CoolStuff Seminar

Invented on May 18th, 2007 (by Oleg Ivrii and Zavosh Amir-Khosravi) a "rigorous" defintion of CoolStuff is against our philosophy, so I will only give some guidelines what qualifies stuff to be cool:

  • The process of CoolStuff is to learn mathematics by application. Here at CoolStuff, we believe that to understand a subject is to see it used in action.
  • By its nature, it is elementary, simple, elegant and intuitive. Sometimes, it could even be accessible to highschool students if it did not use a simple fact from topology or abstract algebra. Nevertheless, CoolStuff benefits from its highly intelligent audience.
  • CoolStuff does not belong to a single subject, it draws from all of mathematics. By its nature, it cannot be found in a university classroom, which tries to partition all of mathematics into "subjects".
  • CoolStuff should be able to stand by itself as a final result, with no applications in mind (even though, applications make it even more cool).
  • When it is a well-known theory, the focus is on showing examples rather than dunking theorems one by one.

Of course, classical university education has its merits too :-).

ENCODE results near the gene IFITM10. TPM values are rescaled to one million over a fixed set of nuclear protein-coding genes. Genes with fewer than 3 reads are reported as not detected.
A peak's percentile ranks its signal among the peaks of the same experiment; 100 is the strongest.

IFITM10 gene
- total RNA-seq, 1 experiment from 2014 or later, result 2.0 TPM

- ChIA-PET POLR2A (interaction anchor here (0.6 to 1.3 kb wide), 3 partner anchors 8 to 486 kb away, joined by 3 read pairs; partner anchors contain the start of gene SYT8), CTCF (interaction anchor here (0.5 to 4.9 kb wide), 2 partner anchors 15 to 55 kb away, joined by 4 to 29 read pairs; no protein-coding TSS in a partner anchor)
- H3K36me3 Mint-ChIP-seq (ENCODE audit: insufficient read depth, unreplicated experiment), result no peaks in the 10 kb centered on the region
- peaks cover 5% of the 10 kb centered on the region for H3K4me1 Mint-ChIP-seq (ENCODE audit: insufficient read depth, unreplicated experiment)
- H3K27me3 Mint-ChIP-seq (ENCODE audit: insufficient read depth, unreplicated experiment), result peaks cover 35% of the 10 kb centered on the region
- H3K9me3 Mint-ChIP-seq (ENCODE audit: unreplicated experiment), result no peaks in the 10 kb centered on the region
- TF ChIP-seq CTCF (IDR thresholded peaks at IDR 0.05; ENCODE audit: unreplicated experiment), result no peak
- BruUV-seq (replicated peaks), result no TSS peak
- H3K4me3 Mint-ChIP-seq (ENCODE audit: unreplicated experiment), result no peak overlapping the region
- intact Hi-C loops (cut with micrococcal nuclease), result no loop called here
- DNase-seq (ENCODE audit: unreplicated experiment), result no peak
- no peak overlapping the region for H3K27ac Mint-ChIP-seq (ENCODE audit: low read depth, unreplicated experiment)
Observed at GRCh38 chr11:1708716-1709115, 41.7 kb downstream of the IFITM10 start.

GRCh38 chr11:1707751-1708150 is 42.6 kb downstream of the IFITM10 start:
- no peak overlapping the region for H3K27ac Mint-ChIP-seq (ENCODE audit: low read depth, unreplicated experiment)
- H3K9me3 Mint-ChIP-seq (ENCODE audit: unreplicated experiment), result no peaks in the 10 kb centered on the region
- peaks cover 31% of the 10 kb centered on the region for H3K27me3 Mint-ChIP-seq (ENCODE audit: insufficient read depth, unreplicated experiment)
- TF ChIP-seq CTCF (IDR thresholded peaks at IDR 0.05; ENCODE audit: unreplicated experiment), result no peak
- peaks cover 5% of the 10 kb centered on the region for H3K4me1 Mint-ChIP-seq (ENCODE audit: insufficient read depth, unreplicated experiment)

CoolStuff is now organized by Yuri Burda. Contact (in person, or by email) if you are interested in giving a talk.

Previous CoolStuff Seminars can be found at the following link: http://www.math.toronto.edu/oleg/css/coolstuff.html

Dates in this series

· Thursday, Jan. 07, 2010: Quasiconformal Distortion (Oleg Ivrii)
· Thursday, Jan. 28, 2010: An introduction to combinatorial species (Brad Hannigan-Daley)
· Thursday, Feb. 04, 2010: Flipping functions: bundlish things and their classifying gadgets (Omar Antolín Camarena)
· Thursday, Feb. 25, 2010: The ADHM Construction of Instantons (Jonathan Fisher)
· Thursday, Mar. 25, 2010: Ruler and Compass Constructions for Cheapskates (Omar Antolín Camarena)
· Thursday, Jan. 20, 2011: Blaschke Worlds (Oleg Ivrii)
· Thursday, Apr. 28, 2011: Blaschke Worlds (Oleg Ivrii)